The Lost Dog by Michelle de Kretser

6 October, 2009

The Lost Dog by Michelle de Kretser

The Lost Dog by Michelle de Kretser was a book I was planning on reading since its publication last year because 1) I love Michelle de Kretser’s writing, especially her book The Hamilton Case, 2) it was on the 2008 Booker longlist and 3) there have been some terrific reviews (see here for dovegreyreader‘s review). Also, de Kretser was born in Colombo and is of Sri Lankan origin and I always get excited when I find something by either a Sri Lankan or Japanese writer – kind of like getting in touch with my roots, you see. Since I found out de Kretser will be at the Galle Literary Festival in January, it’s given me an added impetus to read it before I see her, so that I can fully enjoy her talk and murmur in agreement as she drops choice hints about her book.

Let me start off by saying how incredibly polished de Kretser’s writing is. I’m immediately transported into her vivid, colourful world. Her words are like poetry, sublime. I wanted to savour each moment I was reading because you really feel that here is someone who is an accomplished writer. Yet, although I loved reading this book, somehow, I felt it rich in description yet a little slow in plot.

Tom Loxley, an academic expert on Henry James, moved to Australia with his English father and Anglo-Indian mother when he was a child. He sees Iris, his elderly mother, once a week, has a failed marriage behind him, is in love with controversial artist Nelly Zhang and owns a dog. One day, while trying to finish his book at Nelly’s country cabin, Tom’s dog goes missing. De Kretser uses the seven days following this event as he searches for his dog to explore Tom’s life. De Kretser’s eye for detail and use of language is beautiful. She gets the nuances of human interraction down pat. I loved the way she describes Tom’s Aunt Audrey, all generosity and altruism wrapped delicately in barbed wire.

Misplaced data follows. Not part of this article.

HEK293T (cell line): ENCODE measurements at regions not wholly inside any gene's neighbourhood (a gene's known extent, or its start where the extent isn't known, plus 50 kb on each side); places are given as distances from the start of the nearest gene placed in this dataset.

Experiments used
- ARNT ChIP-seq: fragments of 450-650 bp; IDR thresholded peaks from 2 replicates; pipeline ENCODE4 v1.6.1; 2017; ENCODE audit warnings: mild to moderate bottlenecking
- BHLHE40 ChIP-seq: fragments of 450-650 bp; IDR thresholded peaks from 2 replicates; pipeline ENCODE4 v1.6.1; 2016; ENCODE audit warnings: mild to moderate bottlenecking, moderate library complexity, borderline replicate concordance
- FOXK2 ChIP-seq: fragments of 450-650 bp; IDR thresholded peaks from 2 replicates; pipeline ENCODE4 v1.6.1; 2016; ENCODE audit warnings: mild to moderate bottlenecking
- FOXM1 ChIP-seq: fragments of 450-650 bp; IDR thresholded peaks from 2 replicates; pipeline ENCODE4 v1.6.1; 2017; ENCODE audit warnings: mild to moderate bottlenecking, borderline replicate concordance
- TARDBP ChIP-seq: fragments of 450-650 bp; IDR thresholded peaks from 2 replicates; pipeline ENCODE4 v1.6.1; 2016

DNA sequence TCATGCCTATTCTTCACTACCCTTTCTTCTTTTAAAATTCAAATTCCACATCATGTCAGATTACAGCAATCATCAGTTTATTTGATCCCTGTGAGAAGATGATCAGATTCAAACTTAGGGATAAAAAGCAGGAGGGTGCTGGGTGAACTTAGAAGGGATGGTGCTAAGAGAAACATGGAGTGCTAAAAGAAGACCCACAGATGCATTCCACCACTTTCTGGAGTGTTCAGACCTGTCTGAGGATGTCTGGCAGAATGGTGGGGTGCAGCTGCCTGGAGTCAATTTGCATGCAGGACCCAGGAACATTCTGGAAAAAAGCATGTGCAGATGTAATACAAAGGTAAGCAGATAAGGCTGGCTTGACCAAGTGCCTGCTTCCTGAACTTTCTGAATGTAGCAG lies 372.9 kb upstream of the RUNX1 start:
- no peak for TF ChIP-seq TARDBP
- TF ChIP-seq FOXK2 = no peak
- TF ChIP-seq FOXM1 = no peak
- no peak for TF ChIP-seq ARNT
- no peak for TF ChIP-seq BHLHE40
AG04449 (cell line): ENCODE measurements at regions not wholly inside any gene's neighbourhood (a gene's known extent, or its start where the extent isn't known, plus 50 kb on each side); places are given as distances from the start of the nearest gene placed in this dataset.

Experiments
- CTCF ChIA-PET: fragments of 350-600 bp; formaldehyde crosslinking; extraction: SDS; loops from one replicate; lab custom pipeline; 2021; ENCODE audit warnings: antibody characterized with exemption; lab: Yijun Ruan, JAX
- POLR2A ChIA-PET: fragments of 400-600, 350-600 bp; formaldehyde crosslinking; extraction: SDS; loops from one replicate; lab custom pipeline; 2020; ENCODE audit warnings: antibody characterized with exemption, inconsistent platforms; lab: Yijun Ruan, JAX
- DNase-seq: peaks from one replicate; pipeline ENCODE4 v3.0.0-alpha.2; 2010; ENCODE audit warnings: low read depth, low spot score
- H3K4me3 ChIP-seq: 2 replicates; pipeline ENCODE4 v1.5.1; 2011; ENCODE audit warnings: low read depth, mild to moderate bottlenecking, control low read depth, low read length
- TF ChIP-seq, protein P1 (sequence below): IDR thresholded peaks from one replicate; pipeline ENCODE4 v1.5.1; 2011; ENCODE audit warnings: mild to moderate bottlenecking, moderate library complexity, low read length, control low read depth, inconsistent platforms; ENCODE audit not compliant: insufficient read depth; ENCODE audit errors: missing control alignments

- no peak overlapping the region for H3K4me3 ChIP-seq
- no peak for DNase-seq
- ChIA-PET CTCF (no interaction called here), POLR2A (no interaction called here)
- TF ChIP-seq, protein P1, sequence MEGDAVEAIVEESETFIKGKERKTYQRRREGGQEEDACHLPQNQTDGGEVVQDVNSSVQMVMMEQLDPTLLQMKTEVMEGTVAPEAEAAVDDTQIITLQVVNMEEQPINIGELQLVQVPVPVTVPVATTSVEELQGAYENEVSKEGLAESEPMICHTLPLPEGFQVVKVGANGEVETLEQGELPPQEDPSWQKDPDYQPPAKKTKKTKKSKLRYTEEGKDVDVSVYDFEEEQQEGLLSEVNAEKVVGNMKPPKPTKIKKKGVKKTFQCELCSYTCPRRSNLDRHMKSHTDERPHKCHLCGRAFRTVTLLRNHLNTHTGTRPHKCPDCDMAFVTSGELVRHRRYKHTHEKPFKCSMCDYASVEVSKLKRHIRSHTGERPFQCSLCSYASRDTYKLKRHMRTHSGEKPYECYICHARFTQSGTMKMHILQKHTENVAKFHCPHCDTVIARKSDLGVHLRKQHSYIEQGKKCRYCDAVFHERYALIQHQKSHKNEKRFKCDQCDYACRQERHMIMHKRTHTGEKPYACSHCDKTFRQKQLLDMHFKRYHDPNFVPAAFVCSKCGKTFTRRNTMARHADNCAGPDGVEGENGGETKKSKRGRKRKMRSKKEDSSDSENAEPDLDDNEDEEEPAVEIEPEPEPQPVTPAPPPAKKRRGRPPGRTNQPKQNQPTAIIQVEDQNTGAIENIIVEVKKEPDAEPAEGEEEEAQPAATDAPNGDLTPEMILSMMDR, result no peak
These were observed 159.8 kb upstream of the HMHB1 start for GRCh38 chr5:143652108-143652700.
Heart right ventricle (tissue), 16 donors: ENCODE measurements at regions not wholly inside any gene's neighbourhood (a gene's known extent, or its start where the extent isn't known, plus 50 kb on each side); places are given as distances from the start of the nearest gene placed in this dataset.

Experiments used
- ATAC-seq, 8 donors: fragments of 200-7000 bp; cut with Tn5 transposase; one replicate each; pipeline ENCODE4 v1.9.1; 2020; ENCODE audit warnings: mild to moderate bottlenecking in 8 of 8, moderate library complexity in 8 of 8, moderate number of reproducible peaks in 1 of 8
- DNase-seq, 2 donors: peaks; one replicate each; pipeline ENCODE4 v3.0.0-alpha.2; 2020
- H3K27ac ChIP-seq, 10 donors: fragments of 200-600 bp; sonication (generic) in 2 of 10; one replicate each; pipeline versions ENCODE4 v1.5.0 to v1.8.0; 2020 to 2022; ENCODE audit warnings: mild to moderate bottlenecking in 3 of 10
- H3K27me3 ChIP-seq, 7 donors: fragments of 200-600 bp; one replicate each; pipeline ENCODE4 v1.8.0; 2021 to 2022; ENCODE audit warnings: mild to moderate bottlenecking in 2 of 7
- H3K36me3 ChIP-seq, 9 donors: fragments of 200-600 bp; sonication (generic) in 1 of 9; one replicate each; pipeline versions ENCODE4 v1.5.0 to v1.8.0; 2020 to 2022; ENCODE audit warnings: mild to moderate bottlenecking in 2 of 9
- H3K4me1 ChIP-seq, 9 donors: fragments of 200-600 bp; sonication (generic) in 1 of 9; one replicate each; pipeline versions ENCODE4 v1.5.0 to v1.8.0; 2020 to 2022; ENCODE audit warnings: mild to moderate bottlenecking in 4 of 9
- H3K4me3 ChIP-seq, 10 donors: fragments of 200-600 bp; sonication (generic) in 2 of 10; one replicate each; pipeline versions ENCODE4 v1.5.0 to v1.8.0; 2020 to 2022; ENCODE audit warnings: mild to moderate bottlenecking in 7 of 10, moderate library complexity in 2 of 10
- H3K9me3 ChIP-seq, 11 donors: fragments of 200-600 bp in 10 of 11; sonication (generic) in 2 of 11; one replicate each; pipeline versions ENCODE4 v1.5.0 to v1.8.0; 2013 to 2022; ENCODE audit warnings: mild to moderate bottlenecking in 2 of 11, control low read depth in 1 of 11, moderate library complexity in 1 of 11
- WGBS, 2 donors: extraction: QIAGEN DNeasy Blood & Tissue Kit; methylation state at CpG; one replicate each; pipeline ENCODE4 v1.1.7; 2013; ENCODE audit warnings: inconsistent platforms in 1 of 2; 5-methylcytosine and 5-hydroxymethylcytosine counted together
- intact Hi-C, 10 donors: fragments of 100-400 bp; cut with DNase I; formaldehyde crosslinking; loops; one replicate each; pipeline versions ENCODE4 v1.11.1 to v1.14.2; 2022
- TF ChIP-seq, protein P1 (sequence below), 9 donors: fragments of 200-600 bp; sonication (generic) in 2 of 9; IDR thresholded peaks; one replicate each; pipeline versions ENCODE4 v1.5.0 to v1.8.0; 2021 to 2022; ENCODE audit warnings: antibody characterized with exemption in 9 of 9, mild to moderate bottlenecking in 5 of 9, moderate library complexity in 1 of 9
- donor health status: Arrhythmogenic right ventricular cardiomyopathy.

There is a sense of quiet suffocation pervading through the lives in The Lost Dog. The only thing that seems to be free is the dog. De Kretser peels back the history of each character, revealing their past and secrets as she goes along.

As this novel is set during a week in Tom’s life, the ending, just as in real life, is not complete or finished. You get a slice of life garnished with the past. And I liked that, although I was still left with a few questions hovering in my mind. But most of all, I was left hoping that Tom and his friends will eventually find happiness.

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2 Responses to “The Lost Dog by Michelle de Kretser”

  1. diane Says:

    I won a copy of this book, but I have not had a chance to read it. I does sound pretty good.


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